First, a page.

OK well the underlying problem with the crypto here is he stored it on Coinbase. They are bank like any other and will comply with any government request. Why the fuck didn't this guy put those coins on a hardware wallet?!? A $50 ledger wallet could have saved him $500,000 of his crypto for his defense. Not too smart right there.
You do realise that DHS had exact copies of his bank statements knowing exactly how much money he had and where he spent it. They and IRS would not stop until they account for it all. And therefore would grill him until they recover every cent. If it was in a hardware wallet they would demand it and if he didn't hand it over they would stick him in prison for the rest of his life. Its a lose lose no matter what in his situation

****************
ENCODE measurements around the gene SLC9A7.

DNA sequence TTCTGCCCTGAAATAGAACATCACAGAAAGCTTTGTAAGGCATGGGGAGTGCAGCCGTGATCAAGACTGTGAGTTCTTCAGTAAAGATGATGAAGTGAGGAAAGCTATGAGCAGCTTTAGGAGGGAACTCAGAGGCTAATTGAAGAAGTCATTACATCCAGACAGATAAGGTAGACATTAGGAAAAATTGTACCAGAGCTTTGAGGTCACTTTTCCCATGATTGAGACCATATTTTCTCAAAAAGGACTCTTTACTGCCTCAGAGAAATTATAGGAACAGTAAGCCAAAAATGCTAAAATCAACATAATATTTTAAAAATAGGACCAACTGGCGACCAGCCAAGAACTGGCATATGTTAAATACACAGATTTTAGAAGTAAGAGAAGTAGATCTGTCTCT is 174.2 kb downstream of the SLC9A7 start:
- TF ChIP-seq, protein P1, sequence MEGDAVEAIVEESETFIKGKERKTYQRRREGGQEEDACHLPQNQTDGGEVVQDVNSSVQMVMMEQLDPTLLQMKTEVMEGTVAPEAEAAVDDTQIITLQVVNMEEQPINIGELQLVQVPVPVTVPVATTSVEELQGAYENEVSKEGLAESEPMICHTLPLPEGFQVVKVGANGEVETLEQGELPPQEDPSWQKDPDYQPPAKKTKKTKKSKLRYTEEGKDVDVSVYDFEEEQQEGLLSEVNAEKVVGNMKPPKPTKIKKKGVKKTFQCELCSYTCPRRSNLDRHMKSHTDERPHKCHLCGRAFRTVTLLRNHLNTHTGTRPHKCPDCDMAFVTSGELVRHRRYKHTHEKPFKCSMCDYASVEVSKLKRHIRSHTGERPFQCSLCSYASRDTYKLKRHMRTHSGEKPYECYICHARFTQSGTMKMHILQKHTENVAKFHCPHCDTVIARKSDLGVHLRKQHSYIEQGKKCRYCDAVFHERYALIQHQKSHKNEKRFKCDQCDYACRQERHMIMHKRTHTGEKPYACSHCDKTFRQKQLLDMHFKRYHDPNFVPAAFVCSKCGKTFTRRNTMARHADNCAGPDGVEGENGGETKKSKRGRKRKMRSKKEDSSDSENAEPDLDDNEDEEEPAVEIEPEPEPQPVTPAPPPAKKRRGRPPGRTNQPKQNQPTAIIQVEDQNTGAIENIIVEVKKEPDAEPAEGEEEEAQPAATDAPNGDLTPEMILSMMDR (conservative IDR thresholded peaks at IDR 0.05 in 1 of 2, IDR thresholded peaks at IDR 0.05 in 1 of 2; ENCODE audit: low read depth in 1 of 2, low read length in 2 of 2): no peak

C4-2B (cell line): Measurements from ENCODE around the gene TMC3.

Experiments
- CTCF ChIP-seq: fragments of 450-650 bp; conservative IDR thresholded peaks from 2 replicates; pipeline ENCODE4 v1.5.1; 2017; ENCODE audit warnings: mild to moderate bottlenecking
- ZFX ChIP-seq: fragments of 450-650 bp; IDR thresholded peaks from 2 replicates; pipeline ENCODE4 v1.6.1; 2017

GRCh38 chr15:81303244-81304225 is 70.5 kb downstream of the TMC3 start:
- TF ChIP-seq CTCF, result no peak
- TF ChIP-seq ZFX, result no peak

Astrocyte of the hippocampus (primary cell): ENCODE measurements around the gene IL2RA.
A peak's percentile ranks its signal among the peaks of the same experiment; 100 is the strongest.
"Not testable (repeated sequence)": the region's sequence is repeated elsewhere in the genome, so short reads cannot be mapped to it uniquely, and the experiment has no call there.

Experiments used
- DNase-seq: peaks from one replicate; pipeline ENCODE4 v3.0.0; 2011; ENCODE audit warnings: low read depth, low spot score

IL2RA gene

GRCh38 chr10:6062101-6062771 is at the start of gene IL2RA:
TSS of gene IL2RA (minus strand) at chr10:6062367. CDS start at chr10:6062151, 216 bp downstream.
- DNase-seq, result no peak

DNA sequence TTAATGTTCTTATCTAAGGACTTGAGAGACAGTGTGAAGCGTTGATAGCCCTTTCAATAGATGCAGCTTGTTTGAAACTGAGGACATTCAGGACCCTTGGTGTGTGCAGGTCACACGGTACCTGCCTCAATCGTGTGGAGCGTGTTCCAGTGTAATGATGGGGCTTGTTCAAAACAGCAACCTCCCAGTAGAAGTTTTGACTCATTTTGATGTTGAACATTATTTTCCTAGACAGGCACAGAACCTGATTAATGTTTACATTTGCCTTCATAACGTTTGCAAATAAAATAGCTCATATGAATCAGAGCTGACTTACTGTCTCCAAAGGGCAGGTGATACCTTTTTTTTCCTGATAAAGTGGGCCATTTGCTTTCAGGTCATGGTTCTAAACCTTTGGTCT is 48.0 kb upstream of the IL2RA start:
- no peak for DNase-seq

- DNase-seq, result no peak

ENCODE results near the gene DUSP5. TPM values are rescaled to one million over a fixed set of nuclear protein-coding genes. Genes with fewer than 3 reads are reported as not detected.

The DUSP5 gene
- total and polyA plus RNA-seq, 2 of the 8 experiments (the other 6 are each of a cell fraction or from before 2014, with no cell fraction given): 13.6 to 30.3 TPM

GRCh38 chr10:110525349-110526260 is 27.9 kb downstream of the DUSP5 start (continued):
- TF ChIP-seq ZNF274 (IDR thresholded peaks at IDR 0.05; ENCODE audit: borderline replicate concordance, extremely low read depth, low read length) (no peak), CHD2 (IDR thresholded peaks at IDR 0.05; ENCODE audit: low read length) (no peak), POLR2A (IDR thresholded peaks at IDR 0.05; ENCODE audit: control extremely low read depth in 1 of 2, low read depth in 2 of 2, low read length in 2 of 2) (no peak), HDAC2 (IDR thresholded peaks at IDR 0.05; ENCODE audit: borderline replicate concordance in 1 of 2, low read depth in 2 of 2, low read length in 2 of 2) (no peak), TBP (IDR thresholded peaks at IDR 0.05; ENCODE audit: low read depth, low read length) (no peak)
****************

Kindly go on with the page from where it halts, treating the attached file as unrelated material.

Then they lock him away. Once he gets out they put massive surveillance on the man till he reveals the wallet or he can never touch it again. No way they would let a sum that big go missing.
But of course that would have been better then him storing it on coinbase lol
You are saying after sticking him in prison for 15 years they would use their government power to put massive surveillance on him just tp find a shitty little million? Money that he might have let someone else spend in those 15 years or else. I doubt they care for the money, they care a lot mor about scaring people into being law abiding citizens which they already achieved at that point.
I don't know about that dude, recovering a million is a big score for these agencies you can't deny that. Maybe i am over exagerating but you never know 1 million is not just chump change. They went after all the assets of that Dark net market owner after he got busted, why wouldn't they do it here? Its their job